Today I’m writing about a new project that I’ve started to create a font, called “Thermal Sans Mono”. I’m hoping to make this into a set of specialized free bitmap fonts for use on thermal receipt printers and printer emulators.
Here is what it looks like so far:
In this blog post I’ll talk a bit about why I needed a new font, how it’s derived from GNU Unifont, and what I’m planning to do with it.
Firstly, I am solving a technical problem, not a design problem.
Printing non-ASCII characters on receipts can get a bit complex, especially if you have a lot of different printers to support. Each thermal receipt printer has a different set of available “code pages” of glyphs, which makes localisation a real adventure.
Using the escpos-printer-db project, we can currently create software which accepts UTF-8 text, and switches between the available code pages to render text for a specific printer. I’m now looking at how we can encode characters that are not not in any available code page.
For example, in this code from the
python-escpos library, the
? subsitution character still has to be printed for some characters:
encoding = self.encoder.find_suitable_encoding(text) if not encoding: self._handle_character_failed(text)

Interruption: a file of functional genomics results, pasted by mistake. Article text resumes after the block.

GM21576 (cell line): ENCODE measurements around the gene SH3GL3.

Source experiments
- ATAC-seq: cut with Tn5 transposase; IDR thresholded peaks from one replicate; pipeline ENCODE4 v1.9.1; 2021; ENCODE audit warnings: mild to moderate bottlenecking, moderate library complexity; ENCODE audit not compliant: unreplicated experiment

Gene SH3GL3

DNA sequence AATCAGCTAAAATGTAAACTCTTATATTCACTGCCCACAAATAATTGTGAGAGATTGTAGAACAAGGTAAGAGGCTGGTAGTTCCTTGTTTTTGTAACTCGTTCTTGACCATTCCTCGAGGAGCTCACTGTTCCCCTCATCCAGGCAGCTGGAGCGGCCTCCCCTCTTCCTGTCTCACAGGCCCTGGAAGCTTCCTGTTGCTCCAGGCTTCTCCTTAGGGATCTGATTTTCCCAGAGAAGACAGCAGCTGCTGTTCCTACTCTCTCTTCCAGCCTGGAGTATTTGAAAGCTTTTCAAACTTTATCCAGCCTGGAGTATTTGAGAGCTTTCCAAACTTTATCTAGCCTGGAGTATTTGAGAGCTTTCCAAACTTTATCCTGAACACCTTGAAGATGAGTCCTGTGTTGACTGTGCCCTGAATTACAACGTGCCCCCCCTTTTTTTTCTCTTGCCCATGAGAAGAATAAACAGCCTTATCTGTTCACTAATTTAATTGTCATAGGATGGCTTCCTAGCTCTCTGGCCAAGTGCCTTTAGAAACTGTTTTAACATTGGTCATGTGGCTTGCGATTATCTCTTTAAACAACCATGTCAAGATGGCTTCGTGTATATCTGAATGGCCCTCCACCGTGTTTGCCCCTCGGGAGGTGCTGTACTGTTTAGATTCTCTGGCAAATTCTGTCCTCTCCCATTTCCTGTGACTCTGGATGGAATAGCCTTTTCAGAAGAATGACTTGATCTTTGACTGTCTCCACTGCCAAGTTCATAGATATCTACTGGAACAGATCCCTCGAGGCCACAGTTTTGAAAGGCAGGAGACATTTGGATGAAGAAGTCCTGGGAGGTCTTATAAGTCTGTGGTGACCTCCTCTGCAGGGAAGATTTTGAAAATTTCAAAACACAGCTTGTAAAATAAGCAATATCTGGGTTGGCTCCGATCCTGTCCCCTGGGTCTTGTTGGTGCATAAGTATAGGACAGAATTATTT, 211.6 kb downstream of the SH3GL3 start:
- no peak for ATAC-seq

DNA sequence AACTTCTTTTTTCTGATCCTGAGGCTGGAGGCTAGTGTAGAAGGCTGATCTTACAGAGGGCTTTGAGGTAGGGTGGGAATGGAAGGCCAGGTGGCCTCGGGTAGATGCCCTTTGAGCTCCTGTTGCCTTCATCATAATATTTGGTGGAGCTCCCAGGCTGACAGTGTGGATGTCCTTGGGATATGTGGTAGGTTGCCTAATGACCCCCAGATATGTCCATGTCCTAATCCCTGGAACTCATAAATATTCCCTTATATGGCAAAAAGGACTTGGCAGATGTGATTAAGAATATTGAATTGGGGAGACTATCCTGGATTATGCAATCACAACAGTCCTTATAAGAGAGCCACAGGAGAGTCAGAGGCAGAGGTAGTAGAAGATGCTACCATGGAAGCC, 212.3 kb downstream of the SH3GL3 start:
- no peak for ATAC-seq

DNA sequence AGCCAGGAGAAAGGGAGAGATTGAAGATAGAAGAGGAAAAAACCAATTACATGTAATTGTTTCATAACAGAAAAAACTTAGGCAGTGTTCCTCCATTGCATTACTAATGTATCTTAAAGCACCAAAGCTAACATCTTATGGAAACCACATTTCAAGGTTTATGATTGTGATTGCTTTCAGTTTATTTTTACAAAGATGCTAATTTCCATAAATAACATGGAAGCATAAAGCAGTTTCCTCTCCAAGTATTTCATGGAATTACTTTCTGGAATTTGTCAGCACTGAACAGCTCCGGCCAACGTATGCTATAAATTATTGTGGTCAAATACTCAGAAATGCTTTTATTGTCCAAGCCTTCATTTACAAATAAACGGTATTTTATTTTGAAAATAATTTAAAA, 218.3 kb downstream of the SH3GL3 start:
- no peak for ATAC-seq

Rather than send a
? character, I think we could retrieve a glyph from a suitable font and send it as a bitmap instead. I previously wrote about a technique to cache glyphs from GNU Unifont in printer memory, but these glyphs don’t have the correct size or weight to be displayed alongside the glyphs that the printer has rendered itself.
Of course we can’t do this yet, because there is no suitable bitmap font.
How it’s made
The closest font to what we need is GNU Unifont, which is thankfully freely licensed. A Unifont glyph is typically 8×16 with a thin line and a lot of whitespace, while I need to print in 12×24, with thick lines and no whitespace.
To control as many variables as possible, I decided to pre-render a transformed version of GNU Unifont. This involved tracing the original glyph and re-drawing it with new parameters.
The first step is to use a purpose-built algorithm to trace the lines from the glyph:
The points are then re-drawn onto a new canvas with a thicker outline, and a lot less whitespace.
When this canvas is scaled back to 12×24, we have our glyph.
This glyph is now the correct size and weight for use on most thermal receipt printers.
Currently, I have only processed the ASCII characters. As a GNU Unifont derivative, we should (with some effort) be able to include many more glyphs in the future.
As a starting goal, I am aiming to make the font complete enough to include as a fallback font in the
escpos-php printing library.
I’ve made my initial work work on “Thermal Sans Mono” available as a bitmap font PCF and BDF format on GitHub. You can find these in the “Releases” section of the GitHub project.
As always, bugs, comments and suggestions are appreciated.